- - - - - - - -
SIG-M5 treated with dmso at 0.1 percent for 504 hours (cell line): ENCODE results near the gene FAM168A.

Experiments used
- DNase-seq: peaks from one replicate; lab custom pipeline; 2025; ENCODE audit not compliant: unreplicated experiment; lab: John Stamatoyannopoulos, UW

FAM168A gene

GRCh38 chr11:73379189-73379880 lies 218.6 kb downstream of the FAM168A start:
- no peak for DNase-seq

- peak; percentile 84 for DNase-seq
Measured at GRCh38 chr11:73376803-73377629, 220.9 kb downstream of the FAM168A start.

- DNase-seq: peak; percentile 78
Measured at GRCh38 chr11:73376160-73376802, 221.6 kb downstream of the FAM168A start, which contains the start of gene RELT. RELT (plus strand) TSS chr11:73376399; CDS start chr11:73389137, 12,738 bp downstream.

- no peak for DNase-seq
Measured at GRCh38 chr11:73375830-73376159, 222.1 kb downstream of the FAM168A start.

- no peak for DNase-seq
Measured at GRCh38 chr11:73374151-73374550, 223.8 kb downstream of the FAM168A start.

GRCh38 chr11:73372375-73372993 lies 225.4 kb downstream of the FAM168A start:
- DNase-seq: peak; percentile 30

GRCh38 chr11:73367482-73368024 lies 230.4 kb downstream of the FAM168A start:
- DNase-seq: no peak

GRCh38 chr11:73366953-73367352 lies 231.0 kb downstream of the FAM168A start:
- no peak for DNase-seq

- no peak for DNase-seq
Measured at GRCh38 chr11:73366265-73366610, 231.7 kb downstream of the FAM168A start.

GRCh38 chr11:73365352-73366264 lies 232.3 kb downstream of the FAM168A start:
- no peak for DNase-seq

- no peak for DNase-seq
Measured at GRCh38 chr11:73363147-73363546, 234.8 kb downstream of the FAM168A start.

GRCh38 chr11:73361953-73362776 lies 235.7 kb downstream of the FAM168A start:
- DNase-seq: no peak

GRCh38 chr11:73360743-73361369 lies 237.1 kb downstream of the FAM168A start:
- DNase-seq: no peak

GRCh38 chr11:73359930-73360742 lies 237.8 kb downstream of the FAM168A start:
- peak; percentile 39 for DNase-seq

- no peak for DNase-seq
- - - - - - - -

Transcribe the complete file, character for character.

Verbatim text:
SIG-M5 treated with dmso at 0.1 percent for 504 hours (cell line): ENCODE results near the gene FAM168A.

Experiments used
- DNase-seq: peaks from one replicate; lab custom pipeline; 2025; ENCODE audit not compliant: unreplicated experiment; lab: John Stamatoyannopoulos, UW

FAM168A gene

GRCh38 chr11:73379189-73379880 lies 218.6 kb downstream of the FAM168A start:
- no peak for DNase-seq

- peak; percentile 84 for DNase-seq
Measured at GRCh38 chr11:73376803-73377629, 220.9 kb downstream of the FAM168A start.

- DNase-seq: peak; percentile 78
Measured at GRCh38 chr11:73376160-73376802, 221.6 kb downstream of the FAM168A start, which contains the start of gene RELT. RELT (plus strand) TSS chr11:73376399; CDS start chr11:73389137, 12,738 bp downstream.

- no peak for DNase-seq
Measured at GRCh38 chr11:73375830-73376159, 222.1 kb downstream of the FAM168A start.

- no peak for DNase-seq
Measured at GRCh38 chr11:73374151-73374550, 223.8 kb downstream of the FAM168A start.

GRCh38 chr11:73372375-73372993 lies 225.4 kb downstream of the FAM168A start:
- DNase-seq: peak; percentile 30

GRCh38 chr11:73367482-73368024 lies 230.4 kb downstream of the FAM168A start:
- DNase-seq: no peak

GRCh38 chr11:73366953-73367352 lies 231.0 kb downstream of the FAM168A start:
- no peak for DNase-seq

- no peak for DNase-seq
Measured at GRCh38 chr11:73366265-73366610, 231.7 kb downstream of the FAM168A start.

GRCh38 chr11:73365352-73366264 lies 232.3 kb downstream of the FAM168A start:
- no peak for DNase-seq

- no peak for DNase-seq
Measured at GRCh38 chr11:73363147-73363546, 234.8 kb downstream of the FAM168A start.

GRCh38 chr11:73361953-73362776 lies 235.7 kb downstream of the FAM168A start:
- DNase-seq: no peak

GRCh38 chr11:73360743-73361369 lies 237.1 kb downstream of the FAM168A start:
- DNase-seq: no peak

GRCh38 chr11:73359930-73360742 lies 237.8 kb downstream of the FAM168A start:
- peak; percentile 39 for DNase-seq

- no peak for DNase-seq